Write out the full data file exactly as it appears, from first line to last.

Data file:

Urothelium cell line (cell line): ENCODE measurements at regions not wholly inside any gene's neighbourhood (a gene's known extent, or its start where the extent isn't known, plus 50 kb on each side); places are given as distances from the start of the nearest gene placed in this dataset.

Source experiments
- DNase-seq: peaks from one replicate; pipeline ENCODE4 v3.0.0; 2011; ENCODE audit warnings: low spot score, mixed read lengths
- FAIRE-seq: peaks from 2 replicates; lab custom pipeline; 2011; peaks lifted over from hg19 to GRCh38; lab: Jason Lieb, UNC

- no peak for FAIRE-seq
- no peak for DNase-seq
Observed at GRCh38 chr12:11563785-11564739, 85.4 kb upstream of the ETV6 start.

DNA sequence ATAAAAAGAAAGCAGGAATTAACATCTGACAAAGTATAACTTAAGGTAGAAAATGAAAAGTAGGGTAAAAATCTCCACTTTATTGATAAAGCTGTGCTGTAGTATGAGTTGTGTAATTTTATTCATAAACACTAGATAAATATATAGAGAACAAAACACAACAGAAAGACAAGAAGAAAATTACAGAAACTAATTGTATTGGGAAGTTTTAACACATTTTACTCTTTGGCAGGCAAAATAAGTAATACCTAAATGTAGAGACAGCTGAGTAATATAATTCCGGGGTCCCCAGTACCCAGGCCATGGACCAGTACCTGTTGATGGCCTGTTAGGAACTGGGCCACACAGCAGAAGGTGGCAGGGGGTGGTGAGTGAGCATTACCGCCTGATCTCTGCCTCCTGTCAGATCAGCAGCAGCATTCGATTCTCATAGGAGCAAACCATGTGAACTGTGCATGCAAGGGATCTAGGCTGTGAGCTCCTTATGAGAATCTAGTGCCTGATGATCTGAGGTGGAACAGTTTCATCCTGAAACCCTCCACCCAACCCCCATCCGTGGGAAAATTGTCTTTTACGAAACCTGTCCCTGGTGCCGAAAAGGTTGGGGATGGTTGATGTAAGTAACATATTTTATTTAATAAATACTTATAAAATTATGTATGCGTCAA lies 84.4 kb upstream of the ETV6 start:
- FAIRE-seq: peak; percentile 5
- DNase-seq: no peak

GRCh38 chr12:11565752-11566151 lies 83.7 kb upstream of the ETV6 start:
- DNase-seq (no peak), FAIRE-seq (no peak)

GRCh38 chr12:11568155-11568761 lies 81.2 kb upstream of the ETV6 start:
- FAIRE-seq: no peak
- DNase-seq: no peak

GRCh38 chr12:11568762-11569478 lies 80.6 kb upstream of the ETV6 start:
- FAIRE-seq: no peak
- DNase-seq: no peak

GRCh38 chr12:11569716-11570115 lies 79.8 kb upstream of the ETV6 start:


Urothelium cell line (cell line): ENCODE measurements at regions not wholly inside any gene's neighbourhood (a gene's known extent, or its start where the extent isn't known, plus 50 kb on each side); places are given as distances from the start of the nearest gene placed in this dataset.

Source experiments
- DNase-seq: peaks from one replicate; pipeline ENCODE4 v3.0.0; 2011; ENCODE audit warnings: low spot score, mixed read lengths
- FAIRE-seq: peaks from 2 replicates; lab custom pipeline; 2011; peaks lifted over from hg19 to GRCh38; lab: Jason Lieb, UNC

- no peak for FAIRE-seq
- no peak for DNase-seq
Observed at GRCh38 chr12:11563785-11564739, 85.4 kb upstream of the ETV6 start.

DNA sequence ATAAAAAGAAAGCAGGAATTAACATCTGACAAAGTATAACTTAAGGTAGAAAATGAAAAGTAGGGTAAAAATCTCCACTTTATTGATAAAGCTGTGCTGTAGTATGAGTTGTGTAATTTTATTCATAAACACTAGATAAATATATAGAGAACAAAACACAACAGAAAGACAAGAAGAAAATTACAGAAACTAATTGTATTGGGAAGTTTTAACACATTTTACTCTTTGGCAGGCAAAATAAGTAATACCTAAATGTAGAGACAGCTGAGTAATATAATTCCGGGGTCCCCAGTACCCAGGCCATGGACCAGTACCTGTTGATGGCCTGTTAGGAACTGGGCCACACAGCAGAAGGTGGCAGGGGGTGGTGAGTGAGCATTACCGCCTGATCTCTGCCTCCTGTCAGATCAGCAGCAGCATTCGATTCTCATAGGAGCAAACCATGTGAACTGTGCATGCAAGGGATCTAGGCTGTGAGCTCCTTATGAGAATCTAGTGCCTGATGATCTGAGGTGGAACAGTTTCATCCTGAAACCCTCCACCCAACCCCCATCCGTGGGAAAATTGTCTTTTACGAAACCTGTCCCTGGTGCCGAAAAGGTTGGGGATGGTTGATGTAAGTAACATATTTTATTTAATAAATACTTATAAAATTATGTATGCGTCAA lies 84.4 kb upstream of the ETV6 start:
- FAIRE-seq: peak; percentile 5
- DNase-seq: no peak

GRCh38 chr12:11565752-11566151 lies 83.7 kb upstream of the ETV6 start:
- DNase-seq (no peak), FAIRE-seq (no peak)

GRCh38 chr12:11568155-11568761 lies 81.2 kb upstream of the ETV6 start:
- FAIRE-seq: no peak
- DNase-seq: no peak

GRCh38 chr12:11568762-11569478 lies 80.6 kb upstream of the ETV6 start:
- FAIRE-seq: no peak
- DNase-seq: no peak

GRCh38 chr12:11569716-11570115 lies 79.8 kb upstream of the ETV6 start: